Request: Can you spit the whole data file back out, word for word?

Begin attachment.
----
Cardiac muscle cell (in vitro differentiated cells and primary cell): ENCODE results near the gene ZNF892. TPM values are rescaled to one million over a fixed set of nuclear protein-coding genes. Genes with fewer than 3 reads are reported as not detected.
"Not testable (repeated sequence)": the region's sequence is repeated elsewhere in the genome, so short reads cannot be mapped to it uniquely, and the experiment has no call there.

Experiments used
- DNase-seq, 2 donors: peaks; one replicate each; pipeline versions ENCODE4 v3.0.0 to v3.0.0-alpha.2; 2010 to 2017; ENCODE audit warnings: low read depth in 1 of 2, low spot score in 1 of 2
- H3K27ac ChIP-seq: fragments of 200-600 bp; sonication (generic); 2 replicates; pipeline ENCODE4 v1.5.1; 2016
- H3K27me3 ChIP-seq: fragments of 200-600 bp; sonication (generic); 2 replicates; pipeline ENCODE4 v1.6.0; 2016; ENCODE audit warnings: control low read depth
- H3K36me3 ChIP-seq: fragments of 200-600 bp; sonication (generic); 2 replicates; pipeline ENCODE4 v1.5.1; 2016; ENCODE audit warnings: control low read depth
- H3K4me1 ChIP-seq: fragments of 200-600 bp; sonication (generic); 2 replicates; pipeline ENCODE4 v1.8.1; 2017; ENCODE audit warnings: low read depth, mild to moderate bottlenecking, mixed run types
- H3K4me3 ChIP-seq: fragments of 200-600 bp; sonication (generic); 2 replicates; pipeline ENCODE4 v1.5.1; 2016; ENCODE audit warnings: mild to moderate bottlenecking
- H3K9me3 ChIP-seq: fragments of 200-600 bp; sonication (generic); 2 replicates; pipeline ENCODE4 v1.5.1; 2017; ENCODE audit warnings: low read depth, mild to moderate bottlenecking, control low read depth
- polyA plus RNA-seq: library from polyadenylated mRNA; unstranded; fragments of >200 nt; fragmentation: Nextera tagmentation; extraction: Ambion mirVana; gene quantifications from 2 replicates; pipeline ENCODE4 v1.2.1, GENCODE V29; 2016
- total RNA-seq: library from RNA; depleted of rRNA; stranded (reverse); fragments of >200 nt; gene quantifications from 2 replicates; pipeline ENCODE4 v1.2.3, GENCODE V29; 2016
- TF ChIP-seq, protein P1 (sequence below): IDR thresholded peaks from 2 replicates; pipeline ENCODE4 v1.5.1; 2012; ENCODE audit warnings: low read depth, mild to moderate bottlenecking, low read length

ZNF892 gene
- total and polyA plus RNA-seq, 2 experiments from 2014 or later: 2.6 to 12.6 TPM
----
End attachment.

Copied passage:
Cardiac muscle cell (in vitro differentiated cells and primary cell): ENCODE results near the gene ZNF892. TPM values are rescaled to one million over a fixed set of nuclear protein-coding genes. Genes with fewer than 3 reads are reported as not detected.
"Not testable (repeated sequence)": the region's sequence is repeated elsewhere in the genome, so short reads cannot be mapped to it uniquely, and the experiment has no call there.

Experiments used
- DNase-seq, 2 donors: peaks; one replicate each; pipeline versions ENCODE4 v3.0.0 to v3.0.0-alpha.2; 2010 to 2017; ENCODE audit warnings: low read depth in 1 of 2, low spot score in 1 of 2
- H3K27ac ChIP-seq: fragments of 200-600 bp; sonication (generic); 2 replicates; pipeline ENCODE4 v1.5.1; 2016
- H3K27me3 ChIP-seq: fragments of 200-600 bp; sonication (generic); 2 replicates; pipeline ENCODE4 v1.6.0; 2016; ENCODE audit warnings: control low read depth
- H3K36me3 ChIP-seq: fragments of 200-600 bp; sonication (generic); 2 replicates; pipeline ENCODE4 v1.5.1; 2016; ENCODE audit warnings: control low read depth
- H3K4me1 ChIP-seq: fragments of 200-600 bp; sonication (generic); 2 replicates; pipeline ENCODE4 v1.8.1; 2017; ENCODE audit warnings: low read depth, mild to moderate bottlenecking, mixed run types
- H3K4me3 ChIP-seq: fragments of 200-600 bp; sonication (generic); 2 replicates; pipeline ENCODE4 v1.5.1; 2016; ENCODE audit warnings: mild to moderate bottlenecking
- H3K9me3 ChIP-seq: fragments of 200-600 bp; sonication (generic); 2 replicates; pipeline ENCODE4 v1.5.1; 2017; ENCODE audit warnings: low read depth, mild to moderate bottlenecking, control low read depth
- polyA plus RNA-seq: library from polyadenylated mRNA; unstranded; fragments of >200 nt; fragmentation: Nextera tagmentation; extraction: Ambion mirVana; gene quantifications from 2 replicates; pipeline ENCODE4 v1.2.1, GENCODE V29; 2016
- total RNA-seq: library from RNA; depleted of rRNA; stranded (reverse); fragments of >200 nt; gene quantifications from 2 replicates; pipeline ENCODE4 v1.2.3, GENCODE V29; 2016
- TF ChIP-seq, protein P1 (sequence below): IDR thresholded peaks from 2 replicates; pipeline ENCODE4 v1.5.1; 2012; ENCODE audit warnings: low read depth, mild to moderate bottlenecking, low read length

ZNF892 gene
- total and polyA plus RNA-seq, 2 experiments from 2014 or later: 2.6 to 12.6 TPM